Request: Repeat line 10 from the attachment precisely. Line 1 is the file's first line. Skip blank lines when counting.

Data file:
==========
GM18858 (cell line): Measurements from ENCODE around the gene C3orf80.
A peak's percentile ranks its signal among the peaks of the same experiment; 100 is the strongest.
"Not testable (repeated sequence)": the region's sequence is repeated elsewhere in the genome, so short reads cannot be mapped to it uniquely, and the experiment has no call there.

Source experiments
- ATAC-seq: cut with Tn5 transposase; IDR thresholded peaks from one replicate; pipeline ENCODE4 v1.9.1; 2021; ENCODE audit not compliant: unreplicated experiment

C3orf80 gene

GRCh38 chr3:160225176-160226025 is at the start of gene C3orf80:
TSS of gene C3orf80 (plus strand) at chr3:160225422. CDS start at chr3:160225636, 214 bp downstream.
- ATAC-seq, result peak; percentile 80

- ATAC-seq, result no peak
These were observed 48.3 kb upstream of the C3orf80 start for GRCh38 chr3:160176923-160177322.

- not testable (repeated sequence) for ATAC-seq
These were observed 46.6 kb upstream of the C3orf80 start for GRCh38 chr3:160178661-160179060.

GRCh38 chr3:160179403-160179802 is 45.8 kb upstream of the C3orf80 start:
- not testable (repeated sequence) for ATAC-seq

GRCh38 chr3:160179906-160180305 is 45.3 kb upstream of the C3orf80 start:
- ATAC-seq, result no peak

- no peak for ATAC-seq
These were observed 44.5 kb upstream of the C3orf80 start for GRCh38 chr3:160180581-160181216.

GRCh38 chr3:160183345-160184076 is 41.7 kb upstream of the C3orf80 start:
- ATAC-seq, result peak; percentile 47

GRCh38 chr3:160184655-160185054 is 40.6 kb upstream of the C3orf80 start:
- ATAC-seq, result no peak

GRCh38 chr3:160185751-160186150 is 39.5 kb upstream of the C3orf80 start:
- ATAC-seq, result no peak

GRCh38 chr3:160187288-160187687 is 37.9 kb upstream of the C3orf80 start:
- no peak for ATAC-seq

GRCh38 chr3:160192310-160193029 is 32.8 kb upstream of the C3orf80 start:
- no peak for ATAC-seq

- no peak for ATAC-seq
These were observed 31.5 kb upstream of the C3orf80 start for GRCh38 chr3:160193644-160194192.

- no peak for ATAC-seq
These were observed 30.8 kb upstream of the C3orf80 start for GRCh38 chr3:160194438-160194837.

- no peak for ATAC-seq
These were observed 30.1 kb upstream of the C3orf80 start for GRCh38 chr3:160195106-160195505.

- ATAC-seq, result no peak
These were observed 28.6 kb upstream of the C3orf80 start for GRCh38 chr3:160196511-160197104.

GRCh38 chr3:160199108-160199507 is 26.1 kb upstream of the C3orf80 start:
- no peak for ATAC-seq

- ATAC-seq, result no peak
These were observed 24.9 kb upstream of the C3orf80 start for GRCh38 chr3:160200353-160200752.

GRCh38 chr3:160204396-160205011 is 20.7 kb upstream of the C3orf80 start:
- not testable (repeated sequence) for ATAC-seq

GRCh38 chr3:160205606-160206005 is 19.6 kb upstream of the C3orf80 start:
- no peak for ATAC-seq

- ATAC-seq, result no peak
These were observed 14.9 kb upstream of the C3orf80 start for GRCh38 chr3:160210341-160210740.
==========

- ATAC-seq, result no peak